Her garments are worn by stars like Lee Jung-Jae of “Squid Games,” Choi Woo-Shik of “Parasite” and members of the K-pop sensation BTS. But when the South Korean fashion designer Woo Young-mi made her international debut in 2002, few people believed high-end fashion could come out of a country known for its war-torn history.
Woo, or Madame Woo, as she’s often called, is arguably one of the most successful Korean designers. She is the chief executive of Solid Corp., a company that controls two successful labels: Solid Homme and Wooyoungmi. She became the first Korean member of the French Federation of Fashion in 2011, and her Wooyoungmi line is now a staple at luxury retailers like Le Bon Marché, Selfridges and Ssense.
Woo has lived on and off in Paris for about 20 years, and has had front row seats to South Korea’s emergence as a cultural juggernaut. It’s a phenomenon that she has contributed to and benefited from throughout her career, she said.
Born in 1959, Woo grew up in Seoul during a time of rapid economic development that followed the end of the Korean War. “The national motto was ‘work hard and live well,’” she said. “Caring about fashion was seen as a social evil, especially for men.”
But Woo had an unconventional upbringing that gave her a natural affinity for the arts. Her mother, an art teacher, dressed her and her four siblings in unique, homemade clothes that made them stand out at school. Her father was an architect with only occasional work who socialized with American soldiers, collected rare items and invested in his appearance. Among his possessions, she recalled, were pieces of Bauhaus furniture, European fashion magazines and a long, leather coat reminiscent of one Clint Eastwood might have worn.
“At that time, 95% of men dressed the same,” she said. “Fathers wore suits and uniforms to their offices and factories, but my dad spent 80% of his passion on looking good,” she said, citing him as the reason she eventually pursued menswear design and is often inspired by art and architecture.
“Honestly, I felt ashamed by all of it — the way our house was decorated, the clothes I had to wear — but looking back on it now, I think my father was a very creative, very cool person,” she said.
Despite her background, she never thought of being a fashion designer because, she said, “words like ‘fashion designer’ didn’t exist in Korea then.” She failed to pass an exam for entry to law school, which she called “fate.”
To Osaka and Beyond
Woo said she had “momentary illusions of genius” throughout her fashion courses at Sungkyunkwan University, but it wasn’t until she was invited to compete at the 1983 Osaka Fashion Collection that she started to dream big.
Hyunji Nam, the lead editor of Korean content at Ssense, said that when it came to fashion, Japan and South Korea were on very different playing fields at the time. “By the end of the 1980s, Japanese fashion was already becoming recognized abroad because of the work of names like Yohji Yamamoto and Issey Miyake,” she said. “But South Korea didn’t have the national power to support fashion in or outside of the country, and most designers, regardless of how talented they were, had few opportunities to show their work in or outside of Korea.”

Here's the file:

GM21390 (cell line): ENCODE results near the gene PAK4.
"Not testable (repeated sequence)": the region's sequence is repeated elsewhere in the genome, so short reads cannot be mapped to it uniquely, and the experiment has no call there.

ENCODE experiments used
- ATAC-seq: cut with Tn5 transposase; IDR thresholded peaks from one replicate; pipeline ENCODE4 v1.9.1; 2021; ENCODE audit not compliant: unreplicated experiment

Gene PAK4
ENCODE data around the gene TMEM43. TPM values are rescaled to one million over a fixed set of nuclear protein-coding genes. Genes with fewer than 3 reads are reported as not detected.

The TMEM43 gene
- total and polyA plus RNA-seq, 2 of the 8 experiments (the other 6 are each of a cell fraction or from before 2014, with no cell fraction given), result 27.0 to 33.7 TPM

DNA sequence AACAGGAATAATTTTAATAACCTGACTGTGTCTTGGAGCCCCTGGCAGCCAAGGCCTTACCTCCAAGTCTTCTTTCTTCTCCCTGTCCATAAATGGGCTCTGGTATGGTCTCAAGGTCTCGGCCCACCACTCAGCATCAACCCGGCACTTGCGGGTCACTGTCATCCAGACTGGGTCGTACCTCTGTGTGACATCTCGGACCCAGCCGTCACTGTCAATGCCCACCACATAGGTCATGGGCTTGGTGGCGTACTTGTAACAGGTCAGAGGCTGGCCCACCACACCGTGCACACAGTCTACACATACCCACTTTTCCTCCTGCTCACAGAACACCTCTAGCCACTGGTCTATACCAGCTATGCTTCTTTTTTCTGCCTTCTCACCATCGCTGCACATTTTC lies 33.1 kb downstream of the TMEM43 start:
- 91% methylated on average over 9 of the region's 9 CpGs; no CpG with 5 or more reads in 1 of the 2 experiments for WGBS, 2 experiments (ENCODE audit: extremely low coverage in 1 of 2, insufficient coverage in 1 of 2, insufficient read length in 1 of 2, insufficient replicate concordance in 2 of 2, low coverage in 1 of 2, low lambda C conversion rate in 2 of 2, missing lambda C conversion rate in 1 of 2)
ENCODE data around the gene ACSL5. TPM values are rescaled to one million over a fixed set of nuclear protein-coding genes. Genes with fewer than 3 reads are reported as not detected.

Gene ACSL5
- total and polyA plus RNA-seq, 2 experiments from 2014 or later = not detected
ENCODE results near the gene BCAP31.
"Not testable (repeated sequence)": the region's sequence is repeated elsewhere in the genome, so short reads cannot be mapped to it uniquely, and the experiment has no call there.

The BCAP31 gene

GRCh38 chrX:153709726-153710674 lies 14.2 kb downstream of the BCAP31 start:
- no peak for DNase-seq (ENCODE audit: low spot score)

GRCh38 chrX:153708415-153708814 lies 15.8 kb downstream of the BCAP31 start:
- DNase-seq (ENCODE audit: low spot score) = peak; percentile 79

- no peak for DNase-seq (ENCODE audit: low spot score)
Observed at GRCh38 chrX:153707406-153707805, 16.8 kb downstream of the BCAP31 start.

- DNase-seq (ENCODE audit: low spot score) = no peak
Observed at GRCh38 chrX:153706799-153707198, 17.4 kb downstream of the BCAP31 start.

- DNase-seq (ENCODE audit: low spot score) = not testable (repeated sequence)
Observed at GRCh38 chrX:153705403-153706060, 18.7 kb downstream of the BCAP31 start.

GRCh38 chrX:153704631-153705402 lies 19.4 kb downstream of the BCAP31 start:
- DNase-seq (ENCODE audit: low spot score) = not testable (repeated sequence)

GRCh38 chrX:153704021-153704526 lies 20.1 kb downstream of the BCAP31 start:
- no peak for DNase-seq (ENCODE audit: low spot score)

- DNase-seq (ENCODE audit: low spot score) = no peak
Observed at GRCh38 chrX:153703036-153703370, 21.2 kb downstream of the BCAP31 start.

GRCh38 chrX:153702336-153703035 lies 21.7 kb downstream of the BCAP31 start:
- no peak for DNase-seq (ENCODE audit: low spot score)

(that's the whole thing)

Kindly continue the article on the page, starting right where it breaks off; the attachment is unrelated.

The trip to Osaka was Woo’s first abroad, and she was intimidated, not only as a competitor but also as a Korean among a host of nations with more established fashion histories. She remembered the other countries coming in groups — coalitions of people from Europe, Hong Kong, Singapore — and she, a lone Korean. She stayed up the night before the competition, a needle trembling in her hands as she completed her minimalist take on hanbok (traditional Korean dress). She was stunned when she was awarded the prize.
“In Korea, no one cared that such a competition existed, and no one cared that a Korean was able to win, but it inspired me to think big about fashion,” she said.
Woo bounced around a few Korean fashion conglomerates before starting her first business in 1998, a small boutique in Seoul, with her younger sister, Jang-Hee. “She was the one who always told me I could do it, when I felt like I couldn’t,” Woo said about her lifelong business partner, who died in 2015.
They called the ready-to-wear menswear label Solid Homme and described it as clothes for their ideal man. “I imagined him to be straight and narrow, the sort of good guy most girls would want to marry,” Woo said. The results were clean-cut, minimal looks that many at the time described as metrosexual.
Woo said the label hit the market at the right time: just ahead of the 1988 Summer Olympics in Seoul. Foreign tourists and Olympics attendees were flooding the capital, and Koreans were becoming interested in how non-Koreans looked and becoming more open-minded about a diversity of styles, she said.